As discussed above, USIS is foreclosed from asserting that the Local 3 Meeting formed or furthered the conspiracy. To provide context that raises the suggestion of an antitrust agreement, USIS may only rely on events that postdate the prior litigation. Relying only on those events, USIS has provided a sufficient factual context as required by Twombly. USIS alleges several instances where, after Local 3 forced a general contractor to abandon CWA labor, the contract went to one of the defendant subcontractors. For the purposes of this motion, it is assumed to be true that Local 3 sabotages building sites where CWA labor has been hired or is about to be hired. The fact that the defendant subcontractors are the longtime beneficiaries of Local 3's illegal activities does "raise a reasonable expectation that discovery will reveal evidence" that the subcontractors have joined Local 3 in an antitrust conspiracy. Id. at 1965. In addition, the Amended Complaint alleges that Stan Williams of Clifford Chance was told by a building site representative that "Nead Electric was taking the position that it would not put in conduit unless there were IBEW Local No. 3 wires going through them." (Amended Complaint ¶ 52(e).) "Nead Electric ... was displeased because they were not getting work from Clifford Chance and had complained to the union," and Mr. Williams "was visited by an IBEW Local No. 3 shop steward who reiterated the position that the Nead electricians would not install any more conduit if a CWA contractor was allowed to pull the cables through them." (Id.) It is unclear from this allegation precisely what Nead Electric said to its union members when it "complained," but a reasonable inference is that Nead Electric's management told its electricians to threaten a slowdown. This allegation adds plausibility to the allegation that there is an antitrust conspiracy between Local 3 and the subcontractor defendants.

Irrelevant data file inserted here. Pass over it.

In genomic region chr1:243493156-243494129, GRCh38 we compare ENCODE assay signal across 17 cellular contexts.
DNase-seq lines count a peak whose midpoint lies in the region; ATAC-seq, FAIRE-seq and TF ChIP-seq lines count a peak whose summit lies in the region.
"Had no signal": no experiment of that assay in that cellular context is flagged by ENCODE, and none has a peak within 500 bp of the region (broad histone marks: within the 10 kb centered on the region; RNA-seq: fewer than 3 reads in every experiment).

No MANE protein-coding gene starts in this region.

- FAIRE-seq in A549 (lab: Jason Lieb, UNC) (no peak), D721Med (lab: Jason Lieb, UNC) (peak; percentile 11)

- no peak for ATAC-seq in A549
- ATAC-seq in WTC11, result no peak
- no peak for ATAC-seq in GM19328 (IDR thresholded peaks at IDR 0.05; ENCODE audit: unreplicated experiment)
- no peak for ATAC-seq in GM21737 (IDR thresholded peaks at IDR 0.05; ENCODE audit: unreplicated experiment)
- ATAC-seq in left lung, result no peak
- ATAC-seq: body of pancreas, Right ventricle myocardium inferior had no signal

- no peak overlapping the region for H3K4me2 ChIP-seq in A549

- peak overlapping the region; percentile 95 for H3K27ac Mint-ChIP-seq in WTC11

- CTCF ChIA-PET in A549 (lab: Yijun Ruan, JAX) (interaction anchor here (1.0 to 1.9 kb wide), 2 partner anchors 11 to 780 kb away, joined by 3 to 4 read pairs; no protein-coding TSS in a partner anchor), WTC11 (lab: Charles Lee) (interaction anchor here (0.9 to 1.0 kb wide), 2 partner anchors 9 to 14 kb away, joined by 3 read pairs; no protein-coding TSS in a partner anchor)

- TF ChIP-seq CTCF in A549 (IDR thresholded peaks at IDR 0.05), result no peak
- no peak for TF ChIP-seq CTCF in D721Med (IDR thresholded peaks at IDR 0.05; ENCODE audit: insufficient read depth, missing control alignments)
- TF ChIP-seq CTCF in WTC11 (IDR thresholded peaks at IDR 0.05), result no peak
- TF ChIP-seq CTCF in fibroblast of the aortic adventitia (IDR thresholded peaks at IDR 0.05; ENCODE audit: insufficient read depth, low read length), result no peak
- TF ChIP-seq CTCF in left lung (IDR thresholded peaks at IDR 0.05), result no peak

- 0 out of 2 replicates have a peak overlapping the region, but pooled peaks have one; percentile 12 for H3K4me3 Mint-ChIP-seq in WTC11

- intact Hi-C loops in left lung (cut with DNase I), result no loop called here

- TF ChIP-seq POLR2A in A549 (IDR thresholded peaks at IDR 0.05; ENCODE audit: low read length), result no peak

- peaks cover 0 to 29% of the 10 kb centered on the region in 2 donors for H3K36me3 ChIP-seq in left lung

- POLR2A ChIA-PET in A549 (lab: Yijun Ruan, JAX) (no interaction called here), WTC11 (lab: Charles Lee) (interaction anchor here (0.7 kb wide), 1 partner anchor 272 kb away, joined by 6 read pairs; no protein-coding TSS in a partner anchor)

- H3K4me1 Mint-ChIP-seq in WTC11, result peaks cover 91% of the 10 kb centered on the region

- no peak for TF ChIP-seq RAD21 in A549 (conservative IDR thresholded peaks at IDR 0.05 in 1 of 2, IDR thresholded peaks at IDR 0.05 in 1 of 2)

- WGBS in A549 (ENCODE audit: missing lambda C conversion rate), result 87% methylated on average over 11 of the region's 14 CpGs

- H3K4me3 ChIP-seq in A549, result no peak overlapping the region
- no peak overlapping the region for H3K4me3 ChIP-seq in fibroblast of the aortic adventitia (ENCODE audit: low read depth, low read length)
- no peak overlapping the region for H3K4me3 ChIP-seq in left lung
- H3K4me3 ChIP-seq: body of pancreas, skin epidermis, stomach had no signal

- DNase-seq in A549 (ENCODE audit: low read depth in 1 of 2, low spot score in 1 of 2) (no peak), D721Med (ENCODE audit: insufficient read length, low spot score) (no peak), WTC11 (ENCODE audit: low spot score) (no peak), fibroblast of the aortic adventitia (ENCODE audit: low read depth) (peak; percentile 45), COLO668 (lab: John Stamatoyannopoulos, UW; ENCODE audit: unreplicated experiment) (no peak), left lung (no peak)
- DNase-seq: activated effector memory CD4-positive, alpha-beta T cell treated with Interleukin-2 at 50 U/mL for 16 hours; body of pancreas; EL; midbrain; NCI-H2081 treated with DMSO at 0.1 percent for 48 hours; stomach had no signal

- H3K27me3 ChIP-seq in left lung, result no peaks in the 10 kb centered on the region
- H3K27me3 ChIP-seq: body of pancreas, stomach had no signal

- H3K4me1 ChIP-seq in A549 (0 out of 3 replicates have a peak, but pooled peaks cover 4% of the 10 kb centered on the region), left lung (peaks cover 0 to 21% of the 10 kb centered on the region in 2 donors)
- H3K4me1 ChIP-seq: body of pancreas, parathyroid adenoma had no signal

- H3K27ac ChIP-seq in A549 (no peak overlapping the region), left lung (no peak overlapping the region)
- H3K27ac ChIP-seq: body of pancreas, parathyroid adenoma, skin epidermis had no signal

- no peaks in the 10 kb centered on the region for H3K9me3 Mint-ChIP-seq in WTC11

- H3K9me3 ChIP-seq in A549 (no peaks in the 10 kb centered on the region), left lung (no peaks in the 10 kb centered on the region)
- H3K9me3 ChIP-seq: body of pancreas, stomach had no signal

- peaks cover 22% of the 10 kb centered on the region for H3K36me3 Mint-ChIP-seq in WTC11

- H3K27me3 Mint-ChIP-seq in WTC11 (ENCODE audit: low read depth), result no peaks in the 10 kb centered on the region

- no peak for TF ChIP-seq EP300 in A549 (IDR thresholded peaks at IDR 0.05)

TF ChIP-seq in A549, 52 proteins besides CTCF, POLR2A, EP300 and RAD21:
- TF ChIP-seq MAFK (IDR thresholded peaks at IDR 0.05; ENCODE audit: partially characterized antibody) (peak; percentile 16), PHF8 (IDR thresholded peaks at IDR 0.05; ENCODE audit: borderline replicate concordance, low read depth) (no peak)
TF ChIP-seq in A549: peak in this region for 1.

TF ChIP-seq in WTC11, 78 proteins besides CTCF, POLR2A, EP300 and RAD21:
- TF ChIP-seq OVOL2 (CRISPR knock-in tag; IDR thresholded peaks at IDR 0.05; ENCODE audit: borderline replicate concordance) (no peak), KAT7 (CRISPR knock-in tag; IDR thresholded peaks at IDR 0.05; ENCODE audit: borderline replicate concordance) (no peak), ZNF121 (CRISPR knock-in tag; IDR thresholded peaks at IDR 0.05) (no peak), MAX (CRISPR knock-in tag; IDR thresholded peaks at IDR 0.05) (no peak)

In sum, the Amended Complaint provides specific and plausible grounds from which to infer an antitrust conspiracy between the defendant subcontractors and Local 3.